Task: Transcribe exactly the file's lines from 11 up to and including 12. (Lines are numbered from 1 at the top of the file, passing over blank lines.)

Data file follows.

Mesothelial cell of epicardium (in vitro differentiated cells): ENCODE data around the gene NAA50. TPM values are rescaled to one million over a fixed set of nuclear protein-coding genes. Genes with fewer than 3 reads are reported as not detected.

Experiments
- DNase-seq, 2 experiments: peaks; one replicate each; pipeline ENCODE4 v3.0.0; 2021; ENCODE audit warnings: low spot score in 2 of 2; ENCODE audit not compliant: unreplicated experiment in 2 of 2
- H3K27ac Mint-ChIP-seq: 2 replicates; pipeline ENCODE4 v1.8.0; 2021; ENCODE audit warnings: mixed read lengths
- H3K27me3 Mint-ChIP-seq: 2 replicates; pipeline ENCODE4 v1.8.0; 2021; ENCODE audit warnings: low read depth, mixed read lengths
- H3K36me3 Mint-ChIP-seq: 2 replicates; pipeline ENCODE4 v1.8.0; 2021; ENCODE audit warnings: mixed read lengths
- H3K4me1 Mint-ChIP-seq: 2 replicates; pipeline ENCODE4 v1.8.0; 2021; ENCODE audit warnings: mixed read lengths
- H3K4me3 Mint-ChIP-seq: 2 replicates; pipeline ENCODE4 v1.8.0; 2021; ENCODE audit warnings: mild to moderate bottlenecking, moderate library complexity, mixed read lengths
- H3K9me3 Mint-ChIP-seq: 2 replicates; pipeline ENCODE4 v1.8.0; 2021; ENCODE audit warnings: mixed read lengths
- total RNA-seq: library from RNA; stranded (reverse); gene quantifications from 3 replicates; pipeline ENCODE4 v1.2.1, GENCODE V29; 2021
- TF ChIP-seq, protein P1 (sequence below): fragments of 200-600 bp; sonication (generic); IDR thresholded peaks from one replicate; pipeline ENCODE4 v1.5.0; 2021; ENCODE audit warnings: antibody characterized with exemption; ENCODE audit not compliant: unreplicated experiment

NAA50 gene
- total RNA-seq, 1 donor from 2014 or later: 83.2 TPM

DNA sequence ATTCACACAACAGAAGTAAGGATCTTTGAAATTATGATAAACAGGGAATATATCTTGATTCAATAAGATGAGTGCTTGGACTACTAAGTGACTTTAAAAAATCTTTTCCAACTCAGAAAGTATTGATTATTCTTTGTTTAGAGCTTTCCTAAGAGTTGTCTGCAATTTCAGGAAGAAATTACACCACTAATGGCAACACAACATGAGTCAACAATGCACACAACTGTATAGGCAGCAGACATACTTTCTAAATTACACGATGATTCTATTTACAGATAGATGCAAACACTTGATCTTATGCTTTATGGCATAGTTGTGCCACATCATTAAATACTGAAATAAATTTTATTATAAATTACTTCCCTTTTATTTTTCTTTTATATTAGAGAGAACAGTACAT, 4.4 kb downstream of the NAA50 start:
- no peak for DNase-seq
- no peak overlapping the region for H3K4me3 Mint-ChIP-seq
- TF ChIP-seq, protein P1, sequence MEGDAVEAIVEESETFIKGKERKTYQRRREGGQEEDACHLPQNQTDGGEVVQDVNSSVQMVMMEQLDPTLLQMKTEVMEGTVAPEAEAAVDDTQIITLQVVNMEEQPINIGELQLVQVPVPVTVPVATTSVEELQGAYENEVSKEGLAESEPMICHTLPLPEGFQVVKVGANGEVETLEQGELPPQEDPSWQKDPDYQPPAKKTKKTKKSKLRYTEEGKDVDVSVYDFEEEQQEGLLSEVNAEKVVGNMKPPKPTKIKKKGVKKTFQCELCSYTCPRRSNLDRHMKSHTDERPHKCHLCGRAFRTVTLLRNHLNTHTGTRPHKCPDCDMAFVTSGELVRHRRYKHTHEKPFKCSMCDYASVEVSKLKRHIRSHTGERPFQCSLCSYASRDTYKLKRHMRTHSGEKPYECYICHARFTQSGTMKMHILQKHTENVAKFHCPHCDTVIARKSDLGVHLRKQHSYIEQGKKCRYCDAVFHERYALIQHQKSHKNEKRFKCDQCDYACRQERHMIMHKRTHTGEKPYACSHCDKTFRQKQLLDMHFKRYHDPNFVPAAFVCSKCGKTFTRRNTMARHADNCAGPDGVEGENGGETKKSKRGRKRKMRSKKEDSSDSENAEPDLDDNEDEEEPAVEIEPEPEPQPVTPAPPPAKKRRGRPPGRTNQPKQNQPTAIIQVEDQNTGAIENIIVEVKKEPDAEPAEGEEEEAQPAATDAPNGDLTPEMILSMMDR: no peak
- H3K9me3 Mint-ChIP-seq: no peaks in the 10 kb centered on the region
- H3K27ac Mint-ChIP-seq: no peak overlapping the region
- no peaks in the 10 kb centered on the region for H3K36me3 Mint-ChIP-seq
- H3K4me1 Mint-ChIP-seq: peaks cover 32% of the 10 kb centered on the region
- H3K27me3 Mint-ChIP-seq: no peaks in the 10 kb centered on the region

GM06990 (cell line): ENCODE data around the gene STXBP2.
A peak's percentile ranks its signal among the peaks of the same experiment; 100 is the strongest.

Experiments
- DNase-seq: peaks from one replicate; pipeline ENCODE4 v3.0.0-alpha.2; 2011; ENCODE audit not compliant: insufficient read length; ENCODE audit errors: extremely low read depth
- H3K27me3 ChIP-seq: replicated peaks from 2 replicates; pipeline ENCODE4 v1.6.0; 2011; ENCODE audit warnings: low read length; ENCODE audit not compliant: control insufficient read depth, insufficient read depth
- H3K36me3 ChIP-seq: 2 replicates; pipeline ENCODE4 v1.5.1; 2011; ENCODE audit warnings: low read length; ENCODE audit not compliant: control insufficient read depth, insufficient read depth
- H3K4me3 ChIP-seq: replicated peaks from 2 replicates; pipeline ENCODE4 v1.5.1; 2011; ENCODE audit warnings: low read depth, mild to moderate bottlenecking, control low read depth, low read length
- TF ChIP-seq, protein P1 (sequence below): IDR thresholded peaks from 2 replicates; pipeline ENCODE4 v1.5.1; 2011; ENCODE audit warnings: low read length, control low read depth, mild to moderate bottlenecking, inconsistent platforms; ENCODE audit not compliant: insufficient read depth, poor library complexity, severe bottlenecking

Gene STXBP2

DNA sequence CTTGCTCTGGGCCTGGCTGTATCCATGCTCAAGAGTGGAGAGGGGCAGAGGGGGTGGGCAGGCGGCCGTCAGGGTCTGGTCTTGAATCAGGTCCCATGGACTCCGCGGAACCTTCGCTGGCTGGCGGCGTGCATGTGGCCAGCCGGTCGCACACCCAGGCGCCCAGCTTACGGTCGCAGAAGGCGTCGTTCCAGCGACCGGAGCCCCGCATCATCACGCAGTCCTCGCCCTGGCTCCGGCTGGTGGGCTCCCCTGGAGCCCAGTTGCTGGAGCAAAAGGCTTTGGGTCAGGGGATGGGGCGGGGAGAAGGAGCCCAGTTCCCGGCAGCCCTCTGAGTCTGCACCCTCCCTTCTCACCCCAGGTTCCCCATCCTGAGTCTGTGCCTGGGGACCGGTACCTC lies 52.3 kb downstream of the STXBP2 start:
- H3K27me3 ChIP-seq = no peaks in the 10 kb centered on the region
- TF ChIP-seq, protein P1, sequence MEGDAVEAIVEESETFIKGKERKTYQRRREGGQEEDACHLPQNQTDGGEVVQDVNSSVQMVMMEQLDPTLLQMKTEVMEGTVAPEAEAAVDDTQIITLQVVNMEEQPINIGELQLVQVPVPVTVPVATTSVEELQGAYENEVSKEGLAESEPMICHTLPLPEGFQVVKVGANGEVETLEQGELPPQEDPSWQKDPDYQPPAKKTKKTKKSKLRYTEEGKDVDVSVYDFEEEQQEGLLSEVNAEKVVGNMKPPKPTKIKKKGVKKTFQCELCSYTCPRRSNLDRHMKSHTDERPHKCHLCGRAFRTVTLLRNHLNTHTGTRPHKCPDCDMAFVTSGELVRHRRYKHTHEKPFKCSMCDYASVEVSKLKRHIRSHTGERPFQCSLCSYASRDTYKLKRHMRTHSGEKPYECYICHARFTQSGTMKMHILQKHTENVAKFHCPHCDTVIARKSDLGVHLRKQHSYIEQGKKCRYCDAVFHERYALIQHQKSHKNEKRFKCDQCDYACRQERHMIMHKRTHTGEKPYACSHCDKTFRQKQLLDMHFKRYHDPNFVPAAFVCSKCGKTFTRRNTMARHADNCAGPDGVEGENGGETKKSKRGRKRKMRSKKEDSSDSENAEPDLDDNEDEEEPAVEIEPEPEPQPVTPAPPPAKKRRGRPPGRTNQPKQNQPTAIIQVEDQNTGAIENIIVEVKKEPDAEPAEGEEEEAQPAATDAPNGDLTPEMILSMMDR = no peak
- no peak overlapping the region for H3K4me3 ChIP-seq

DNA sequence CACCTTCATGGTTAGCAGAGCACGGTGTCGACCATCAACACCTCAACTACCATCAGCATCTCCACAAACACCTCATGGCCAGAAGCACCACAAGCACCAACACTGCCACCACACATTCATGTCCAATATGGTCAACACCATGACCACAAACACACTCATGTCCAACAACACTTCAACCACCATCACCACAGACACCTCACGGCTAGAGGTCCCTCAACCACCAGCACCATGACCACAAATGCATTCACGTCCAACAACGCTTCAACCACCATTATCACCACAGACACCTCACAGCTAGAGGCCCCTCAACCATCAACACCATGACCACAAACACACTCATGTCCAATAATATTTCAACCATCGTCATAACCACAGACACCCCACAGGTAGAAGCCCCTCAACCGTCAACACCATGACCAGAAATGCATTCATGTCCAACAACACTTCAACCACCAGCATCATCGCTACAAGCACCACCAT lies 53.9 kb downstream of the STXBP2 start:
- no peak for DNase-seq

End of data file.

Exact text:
- TF ChIP-seq, protein P1 (sequence below): fragments of 200-600 bp; sonication (generic); IDR thresholded peaks from one replicate; pipeline ENCODE4 v1.5.0; 2021; ENCODE audit warnings: antibody characterized with exemption; ENCODE audit not compliant: unreplicated experiment

NAA50 gene